Kenny Atkinson never got a chance to coach this new-look Brooklyn Nets squad at full health and that is a shame.
Which means, despite a four-year tenure that saw a drastic turnaround in the aftermath of the infamous Billy King debacle that jeopardized the Nets’ future, Atkinson is never going to see the fruits of his labor pay off with aspirations of winning an NBA championship in the immediate forecast. He deserved to be gifted such an opportunity.
It’s irrefutable that this season hasn’t been a reflection of the jubilation that came over the franchise this past summer once they signed Kevin Durant and Kyrie Irving. But despite a season that was overtaken by core pieces missing significant time and blown opportunities galore, Atkinson commanded this team to a semi-respectable record heading into the final stretch of the season.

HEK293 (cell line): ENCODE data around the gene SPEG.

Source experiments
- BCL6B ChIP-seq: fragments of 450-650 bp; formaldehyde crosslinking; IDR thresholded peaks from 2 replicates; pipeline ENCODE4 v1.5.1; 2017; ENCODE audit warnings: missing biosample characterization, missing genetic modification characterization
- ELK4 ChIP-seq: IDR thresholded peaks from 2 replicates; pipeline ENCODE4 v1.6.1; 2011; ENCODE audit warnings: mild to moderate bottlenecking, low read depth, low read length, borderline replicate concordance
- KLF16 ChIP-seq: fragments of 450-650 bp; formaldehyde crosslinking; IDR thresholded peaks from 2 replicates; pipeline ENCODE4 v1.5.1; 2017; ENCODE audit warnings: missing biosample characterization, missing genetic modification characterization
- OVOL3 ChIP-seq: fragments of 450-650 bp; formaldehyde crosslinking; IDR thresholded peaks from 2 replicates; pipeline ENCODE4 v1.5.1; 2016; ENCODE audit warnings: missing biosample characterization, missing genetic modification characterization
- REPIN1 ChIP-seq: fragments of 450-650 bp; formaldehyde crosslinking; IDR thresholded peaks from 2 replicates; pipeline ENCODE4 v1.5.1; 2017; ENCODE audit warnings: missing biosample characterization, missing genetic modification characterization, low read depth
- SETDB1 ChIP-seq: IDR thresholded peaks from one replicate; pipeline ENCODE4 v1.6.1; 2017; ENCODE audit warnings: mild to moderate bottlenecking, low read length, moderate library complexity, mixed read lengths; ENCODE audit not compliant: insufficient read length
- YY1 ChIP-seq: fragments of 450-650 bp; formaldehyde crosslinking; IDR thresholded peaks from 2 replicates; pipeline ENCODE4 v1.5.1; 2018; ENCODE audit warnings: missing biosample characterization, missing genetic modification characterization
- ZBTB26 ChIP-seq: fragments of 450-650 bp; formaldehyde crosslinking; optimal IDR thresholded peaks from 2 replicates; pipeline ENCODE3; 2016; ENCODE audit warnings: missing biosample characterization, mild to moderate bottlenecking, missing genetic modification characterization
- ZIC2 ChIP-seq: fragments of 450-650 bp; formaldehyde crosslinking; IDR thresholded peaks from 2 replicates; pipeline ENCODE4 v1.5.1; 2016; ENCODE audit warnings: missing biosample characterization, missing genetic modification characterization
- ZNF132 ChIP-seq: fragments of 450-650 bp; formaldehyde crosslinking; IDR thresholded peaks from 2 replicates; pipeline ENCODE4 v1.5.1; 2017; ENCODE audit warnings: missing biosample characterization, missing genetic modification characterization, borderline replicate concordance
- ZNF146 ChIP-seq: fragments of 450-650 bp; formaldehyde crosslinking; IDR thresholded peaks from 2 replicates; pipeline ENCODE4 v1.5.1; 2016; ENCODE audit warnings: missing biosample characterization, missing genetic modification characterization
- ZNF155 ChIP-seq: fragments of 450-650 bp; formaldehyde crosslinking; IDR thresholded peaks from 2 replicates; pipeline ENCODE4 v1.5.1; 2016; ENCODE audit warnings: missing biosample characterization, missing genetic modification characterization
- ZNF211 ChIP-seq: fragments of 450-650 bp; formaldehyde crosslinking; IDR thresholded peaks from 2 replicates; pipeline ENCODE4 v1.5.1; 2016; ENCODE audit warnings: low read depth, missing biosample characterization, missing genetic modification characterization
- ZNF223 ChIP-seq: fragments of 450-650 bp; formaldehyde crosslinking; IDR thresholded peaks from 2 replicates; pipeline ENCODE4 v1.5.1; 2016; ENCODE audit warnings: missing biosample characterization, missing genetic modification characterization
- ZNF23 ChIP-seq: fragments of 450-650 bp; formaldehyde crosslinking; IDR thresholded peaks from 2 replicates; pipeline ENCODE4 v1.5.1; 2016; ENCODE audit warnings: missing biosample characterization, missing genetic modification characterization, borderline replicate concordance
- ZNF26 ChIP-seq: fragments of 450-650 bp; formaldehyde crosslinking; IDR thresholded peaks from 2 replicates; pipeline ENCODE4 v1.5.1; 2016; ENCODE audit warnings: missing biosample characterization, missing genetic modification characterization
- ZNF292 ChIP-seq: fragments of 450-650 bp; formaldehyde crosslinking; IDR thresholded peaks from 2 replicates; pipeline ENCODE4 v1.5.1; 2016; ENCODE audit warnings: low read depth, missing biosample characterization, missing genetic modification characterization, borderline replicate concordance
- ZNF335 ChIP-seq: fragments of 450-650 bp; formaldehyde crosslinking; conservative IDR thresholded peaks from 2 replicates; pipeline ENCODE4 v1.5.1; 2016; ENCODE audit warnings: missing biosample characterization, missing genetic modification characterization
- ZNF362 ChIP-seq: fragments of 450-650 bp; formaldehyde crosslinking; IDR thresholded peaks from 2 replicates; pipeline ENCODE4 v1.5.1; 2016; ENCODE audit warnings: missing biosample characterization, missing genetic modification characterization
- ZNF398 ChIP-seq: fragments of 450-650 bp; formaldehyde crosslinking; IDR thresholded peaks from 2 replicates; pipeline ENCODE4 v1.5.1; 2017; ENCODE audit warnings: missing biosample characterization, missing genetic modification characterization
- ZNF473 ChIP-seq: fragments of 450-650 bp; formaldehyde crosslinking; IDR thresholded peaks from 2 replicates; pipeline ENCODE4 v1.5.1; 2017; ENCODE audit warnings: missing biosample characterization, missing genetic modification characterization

He wasn’t perfect; immediately you could point out a lack of in-game adjustments or a certain stubbornness when it came to adjusting the rotation. But he was definitely good enough to coach this team at full health.
You could fault him for being too analytically-inclined when it came to his offensive schemes: No one runs fewer post-ups than the Nets and taking a mid-range jump shot appeared like grounds for banishment from the rotation.
However, Durant took more post-ups last year (185) than the Nets have all season this year, and both Irving and Durant are aficionados in the mid-range. One could hope for the best of both worlds uniting next season, but that now won’t happen under Atkinson’s watchful eye.
For now, Jacque Vaughn assumes head-coaching responsibilities. His last stint as such was with the Orlando Magic, where he coached three seasons and his best winning percentage of any of those was .288%.
Marks is on the clock. Firing Atkinson is acceptable if there is a better fit to coach this roster well into June in the next couple of seasons, but for now, you could make the argument that he is the best available coach on the market. This summer has even more at stake now.